When packing home made pasta for a hot meal we suggest cooking slightly less than you normally would. If you normally cook for 9 minutes, we suggest cooking for 8. The reason for this is when it stays in a hot thermos all day it will cook a little more and if you cook fully before you pack it then it might get too soft (over cooked) by the time it’s eaten. Make sure your Thermos bottle is preheated first, before adding the hot food (pour hot water inside, let it get hot, the pour the water out).
 
So what makes a hot pasta salad different from regular hot pasta, besides the temperature? The answer is the sauce or dressing. The best hot pasta salad is made with olive oil or regular salad dressing. If you use regular salad dressing you’ll need to experiment. Not all regular salad dressing tastes good when heated up. If you use bottled salad dressing it should be made of mostly oil. You can try a creamy bottled sauce like creamy garlic or ranch, but that’s all about what you like. Experiment, see what makes you happy. Buy what’s on sale and see if it works. Making your own dressing from olive oil and spices is always a good idea because it’s usually healthier and you can control the amount of spices and salt, and it doesn’t contain sugar and preservatives like most packaged salad dressings. You can also buy large bottles of olive oil on sale. And you can add any spices you like; salt, pepper, garlic, oregano, basil, even crushed red pepper, hot sauce or turmeric for an Indian flare or chili for a tex-mex flavor.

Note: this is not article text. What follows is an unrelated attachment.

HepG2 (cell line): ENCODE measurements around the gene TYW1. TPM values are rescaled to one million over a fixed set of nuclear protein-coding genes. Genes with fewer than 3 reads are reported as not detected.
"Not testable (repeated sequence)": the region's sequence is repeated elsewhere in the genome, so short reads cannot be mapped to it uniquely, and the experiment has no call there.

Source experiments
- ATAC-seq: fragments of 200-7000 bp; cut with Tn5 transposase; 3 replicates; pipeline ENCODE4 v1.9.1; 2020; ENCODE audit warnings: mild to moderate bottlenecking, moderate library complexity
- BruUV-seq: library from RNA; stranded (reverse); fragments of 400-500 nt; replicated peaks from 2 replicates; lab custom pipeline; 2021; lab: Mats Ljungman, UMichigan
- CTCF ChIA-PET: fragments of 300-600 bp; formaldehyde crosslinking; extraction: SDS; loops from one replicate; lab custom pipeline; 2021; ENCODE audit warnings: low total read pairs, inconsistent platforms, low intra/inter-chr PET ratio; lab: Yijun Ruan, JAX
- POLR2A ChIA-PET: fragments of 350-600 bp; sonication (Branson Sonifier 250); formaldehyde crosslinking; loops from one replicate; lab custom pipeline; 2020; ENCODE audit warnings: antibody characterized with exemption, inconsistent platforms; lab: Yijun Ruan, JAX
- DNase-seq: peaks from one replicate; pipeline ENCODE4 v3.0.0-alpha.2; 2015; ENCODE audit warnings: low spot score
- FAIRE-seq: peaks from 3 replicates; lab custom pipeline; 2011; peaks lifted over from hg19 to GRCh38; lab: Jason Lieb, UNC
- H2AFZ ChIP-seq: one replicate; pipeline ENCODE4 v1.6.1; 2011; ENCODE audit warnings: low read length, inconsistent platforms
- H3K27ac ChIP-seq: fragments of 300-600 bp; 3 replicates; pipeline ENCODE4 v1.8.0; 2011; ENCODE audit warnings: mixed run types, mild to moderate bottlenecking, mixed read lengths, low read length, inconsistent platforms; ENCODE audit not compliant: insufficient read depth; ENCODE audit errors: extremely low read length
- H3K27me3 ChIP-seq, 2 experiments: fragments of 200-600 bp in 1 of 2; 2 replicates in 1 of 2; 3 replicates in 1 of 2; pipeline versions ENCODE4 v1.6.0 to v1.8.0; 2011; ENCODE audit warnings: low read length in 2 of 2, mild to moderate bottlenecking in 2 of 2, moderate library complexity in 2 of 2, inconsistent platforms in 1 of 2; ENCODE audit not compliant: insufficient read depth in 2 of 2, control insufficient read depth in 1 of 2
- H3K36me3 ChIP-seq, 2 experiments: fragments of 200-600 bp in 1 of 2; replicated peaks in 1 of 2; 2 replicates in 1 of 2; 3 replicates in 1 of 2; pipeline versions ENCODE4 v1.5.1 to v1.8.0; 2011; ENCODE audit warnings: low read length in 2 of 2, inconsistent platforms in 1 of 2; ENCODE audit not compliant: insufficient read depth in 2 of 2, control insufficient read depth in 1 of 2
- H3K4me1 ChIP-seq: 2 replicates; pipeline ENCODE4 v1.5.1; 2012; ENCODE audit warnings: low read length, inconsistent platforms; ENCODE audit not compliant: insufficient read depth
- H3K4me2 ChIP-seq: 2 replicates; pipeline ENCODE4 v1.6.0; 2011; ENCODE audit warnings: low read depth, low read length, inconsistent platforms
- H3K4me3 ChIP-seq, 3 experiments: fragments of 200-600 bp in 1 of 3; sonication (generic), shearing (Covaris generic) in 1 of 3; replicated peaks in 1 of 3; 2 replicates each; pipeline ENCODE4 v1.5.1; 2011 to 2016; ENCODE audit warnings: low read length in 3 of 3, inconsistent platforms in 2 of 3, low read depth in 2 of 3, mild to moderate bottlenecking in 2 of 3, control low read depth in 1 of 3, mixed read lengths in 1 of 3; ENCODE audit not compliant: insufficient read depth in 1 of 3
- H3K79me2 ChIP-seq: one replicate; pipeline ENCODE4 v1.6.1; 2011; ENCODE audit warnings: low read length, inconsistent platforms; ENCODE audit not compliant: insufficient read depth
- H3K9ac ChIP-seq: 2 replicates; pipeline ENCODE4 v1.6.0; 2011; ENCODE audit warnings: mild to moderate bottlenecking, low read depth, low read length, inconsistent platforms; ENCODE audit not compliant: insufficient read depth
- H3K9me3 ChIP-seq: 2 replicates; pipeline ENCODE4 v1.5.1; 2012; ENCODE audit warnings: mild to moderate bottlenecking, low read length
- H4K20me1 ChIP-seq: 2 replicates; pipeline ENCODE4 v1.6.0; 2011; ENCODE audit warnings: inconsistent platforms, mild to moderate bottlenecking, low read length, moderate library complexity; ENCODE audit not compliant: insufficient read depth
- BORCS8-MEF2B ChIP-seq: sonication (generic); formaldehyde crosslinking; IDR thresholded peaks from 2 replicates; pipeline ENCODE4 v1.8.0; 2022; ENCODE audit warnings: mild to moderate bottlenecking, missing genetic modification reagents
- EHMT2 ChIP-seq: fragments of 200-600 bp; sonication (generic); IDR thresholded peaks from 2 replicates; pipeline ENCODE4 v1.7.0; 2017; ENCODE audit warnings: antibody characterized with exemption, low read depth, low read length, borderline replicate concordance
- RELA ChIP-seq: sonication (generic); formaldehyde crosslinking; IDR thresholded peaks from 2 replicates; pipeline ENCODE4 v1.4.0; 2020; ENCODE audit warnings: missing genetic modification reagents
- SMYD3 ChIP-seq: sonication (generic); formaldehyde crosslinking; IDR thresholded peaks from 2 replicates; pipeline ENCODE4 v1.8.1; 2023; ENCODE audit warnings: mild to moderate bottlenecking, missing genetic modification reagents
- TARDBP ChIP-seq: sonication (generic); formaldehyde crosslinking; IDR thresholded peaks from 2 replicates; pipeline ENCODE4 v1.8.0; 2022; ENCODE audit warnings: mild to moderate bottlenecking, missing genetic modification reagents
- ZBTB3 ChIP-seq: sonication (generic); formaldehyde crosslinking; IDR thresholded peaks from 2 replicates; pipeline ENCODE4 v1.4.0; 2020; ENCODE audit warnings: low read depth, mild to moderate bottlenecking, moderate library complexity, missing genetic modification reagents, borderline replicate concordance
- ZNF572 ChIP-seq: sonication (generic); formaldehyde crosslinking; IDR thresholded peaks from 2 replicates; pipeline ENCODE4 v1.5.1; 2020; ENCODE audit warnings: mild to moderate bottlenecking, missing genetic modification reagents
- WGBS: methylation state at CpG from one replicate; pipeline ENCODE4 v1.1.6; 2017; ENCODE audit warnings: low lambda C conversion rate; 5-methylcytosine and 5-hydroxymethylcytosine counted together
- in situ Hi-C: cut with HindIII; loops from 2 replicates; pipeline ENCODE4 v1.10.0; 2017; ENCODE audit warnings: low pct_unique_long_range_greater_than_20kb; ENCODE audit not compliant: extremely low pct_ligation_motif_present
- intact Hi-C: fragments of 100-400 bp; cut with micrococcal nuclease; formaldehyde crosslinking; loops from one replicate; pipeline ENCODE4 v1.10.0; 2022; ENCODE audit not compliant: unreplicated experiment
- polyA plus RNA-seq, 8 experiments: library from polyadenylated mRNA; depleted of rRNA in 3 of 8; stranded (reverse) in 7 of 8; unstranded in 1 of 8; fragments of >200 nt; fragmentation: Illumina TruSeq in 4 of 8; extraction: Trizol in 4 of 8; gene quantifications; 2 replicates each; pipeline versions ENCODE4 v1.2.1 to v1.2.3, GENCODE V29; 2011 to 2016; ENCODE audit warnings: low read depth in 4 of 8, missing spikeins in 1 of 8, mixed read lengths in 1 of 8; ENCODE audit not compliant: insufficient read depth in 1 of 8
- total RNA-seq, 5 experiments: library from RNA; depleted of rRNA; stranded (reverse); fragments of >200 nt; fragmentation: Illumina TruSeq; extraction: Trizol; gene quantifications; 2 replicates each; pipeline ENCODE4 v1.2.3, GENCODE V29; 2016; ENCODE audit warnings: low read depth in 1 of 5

Use your imagination and think of what flavors and spices you like, then add them to olive oil and toss with pasta and veggies and/or meat in a pan over medium heat until hot (do not over cook). Then put it right into a wide mouth Thermos food jar to keep warm until lunch time.
 
Serve with a roll, Italian bread, or bread sticks. A side of parmesan cheese added just before eating is also a great idea.
 
Suggested ingredients to add to your hot pasta salad are:
 
– chunked or shredded chicken or turkey
– julienned cooked pork
– crumbled cooked beef with taco flavoring (for a tex-mex salad, should be served with tortilla chips or flat wrap bread)
– tuna, canned clams, or mussels (well drained)
– shrimp, lobster, or crab meat (if you happen to get the canned or fresh stuff on sale)
– diced broccoli
– finely diced onion
– finely diced red & green peppers
– diced tomatoes (fresh is best but canned will do)
– finely diced or thinly sliced celery
– peas
– sliced or diced mushrooms (cut in large pieces because it will shrink a lot when cooked)
– string beans
– snap peas
– snow peas
– pre-cooked carrots (diced, thinly sliced, or julienne)
 
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COLD PASTA SALAD
 
The best types of pasta for salads are fat and have nooks & crannies that hold the dressing. We suggest sticking to rotini (looks like cork screws) or mini shells for cold pasta salad.
 
Cold pasta salad is usually made with the same type of dressing as your hot pasta salad – olive oil with spices or regular salad dressing works best. Making your own dressing from olive oil and spices is always a good idea because it’s usually healthier and you can control the amount of spices and salt, and it doesn’t contain sugar and preservatives like most packaged salad dressings. You can add any spices you like; salt, pepper, garlic, oregano, basil. Cold pasta salad dressing can also be made spicy, using crushed red pepper, hot sauce or turmeric for an Indian flare or chili for a tex-mex flavor.
 
Use your imagination and think of what flavors & spices you like, then add them to olive oil and toss with pasta and cooked veggies and/or meat, chill in the fridge until very cold, then put it right into a wide mouth Thermos food jar to keep cold until lunch time.
 
Serve with a roll, Italian bread, or bread sticks. A side of parmesan cheese added just before eating is also a great idea.
 
Suggested ingredients to add to your cold pasta salad are: